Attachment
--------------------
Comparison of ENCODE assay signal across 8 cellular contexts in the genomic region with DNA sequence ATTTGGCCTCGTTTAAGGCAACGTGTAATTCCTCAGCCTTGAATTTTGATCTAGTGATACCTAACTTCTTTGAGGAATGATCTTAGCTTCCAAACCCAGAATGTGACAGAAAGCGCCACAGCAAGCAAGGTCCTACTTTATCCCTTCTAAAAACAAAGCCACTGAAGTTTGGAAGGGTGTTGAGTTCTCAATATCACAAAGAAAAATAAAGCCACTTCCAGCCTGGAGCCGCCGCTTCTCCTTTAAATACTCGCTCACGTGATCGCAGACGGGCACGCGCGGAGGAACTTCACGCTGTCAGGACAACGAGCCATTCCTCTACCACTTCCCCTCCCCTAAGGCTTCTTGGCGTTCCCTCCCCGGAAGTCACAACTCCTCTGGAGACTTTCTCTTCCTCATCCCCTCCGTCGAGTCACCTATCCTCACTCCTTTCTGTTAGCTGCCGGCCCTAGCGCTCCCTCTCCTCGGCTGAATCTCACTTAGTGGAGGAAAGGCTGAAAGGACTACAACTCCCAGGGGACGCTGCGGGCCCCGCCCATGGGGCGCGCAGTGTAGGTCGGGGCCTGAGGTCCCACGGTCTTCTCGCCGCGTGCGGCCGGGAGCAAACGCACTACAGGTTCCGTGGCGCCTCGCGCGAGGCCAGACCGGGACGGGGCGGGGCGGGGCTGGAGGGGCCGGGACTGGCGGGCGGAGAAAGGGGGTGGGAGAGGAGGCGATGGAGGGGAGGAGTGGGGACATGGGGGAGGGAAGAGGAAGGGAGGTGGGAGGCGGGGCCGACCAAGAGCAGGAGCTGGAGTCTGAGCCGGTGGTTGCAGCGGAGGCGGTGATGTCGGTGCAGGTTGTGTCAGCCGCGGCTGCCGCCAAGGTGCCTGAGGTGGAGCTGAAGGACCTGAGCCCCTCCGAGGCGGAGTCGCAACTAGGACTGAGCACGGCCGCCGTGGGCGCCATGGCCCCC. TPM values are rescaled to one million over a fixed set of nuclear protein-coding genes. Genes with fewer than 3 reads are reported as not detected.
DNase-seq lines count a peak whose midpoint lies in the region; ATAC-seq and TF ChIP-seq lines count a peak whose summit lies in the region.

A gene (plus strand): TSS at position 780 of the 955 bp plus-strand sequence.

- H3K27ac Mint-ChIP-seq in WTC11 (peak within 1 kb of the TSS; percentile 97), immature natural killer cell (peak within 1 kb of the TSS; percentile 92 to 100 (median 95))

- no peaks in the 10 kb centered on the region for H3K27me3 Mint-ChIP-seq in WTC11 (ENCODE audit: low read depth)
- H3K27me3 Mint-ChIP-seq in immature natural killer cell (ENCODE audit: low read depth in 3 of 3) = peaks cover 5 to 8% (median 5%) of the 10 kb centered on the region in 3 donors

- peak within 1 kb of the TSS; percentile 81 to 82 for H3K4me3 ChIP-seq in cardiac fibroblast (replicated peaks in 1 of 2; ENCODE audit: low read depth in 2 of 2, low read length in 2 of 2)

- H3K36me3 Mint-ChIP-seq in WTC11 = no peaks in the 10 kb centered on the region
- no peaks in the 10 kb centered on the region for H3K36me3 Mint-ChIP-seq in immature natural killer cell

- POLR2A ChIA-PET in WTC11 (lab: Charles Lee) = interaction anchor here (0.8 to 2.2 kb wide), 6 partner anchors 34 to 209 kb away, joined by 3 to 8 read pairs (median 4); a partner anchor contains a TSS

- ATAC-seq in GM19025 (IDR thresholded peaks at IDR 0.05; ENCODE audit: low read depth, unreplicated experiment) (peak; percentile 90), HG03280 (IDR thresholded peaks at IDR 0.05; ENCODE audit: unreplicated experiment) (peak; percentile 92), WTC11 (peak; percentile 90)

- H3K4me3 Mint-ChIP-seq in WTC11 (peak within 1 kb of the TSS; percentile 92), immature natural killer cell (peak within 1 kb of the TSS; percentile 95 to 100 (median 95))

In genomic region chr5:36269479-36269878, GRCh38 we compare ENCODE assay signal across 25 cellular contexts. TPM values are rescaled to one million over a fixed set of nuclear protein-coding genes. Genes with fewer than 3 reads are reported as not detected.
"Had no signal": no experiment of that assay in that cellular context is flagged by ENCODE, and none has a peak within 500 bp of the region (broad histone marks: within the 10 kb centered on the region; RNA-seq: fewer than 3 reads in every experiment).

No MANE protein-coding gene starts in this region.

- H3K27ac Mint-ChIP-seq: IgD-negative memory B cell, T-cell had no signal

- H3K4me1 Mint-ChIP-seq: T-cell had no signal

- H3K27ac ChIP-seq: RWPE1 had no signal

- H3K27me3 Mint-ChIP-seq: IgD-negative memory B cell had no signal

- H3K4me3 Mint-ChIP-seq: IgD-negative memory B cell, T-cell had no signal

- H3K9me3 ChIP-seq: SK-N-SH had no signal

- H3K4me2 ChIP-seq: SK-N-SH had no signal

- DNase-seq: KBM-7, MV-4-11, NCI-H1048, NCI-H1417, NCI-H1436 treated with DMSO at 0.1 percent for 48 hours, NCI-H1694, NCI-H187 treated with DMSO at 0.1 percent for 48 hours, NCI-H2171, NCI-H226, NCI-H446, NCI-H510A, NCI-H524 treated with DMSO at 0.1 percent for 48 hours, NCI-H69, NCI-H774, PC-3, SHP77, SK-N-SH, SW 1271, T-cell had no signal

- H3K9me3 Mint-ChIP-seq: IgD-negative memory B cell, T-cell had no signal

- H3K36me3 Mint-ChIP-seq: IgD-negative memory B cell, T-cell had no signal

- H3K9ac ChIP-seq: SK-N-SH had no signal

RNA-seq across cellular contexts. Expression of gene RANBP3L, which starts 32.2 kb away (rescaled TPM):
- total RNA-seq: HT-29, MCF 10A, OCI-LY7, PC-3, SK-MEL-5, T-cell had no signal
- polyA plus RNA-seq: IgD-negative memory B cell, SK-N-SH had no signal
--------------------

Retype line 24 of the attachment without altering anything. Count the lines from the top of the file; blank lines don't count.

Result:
- H3K9me3 Mint-ChIP-seq: IgD-negative memory B cell, T-cell had no signal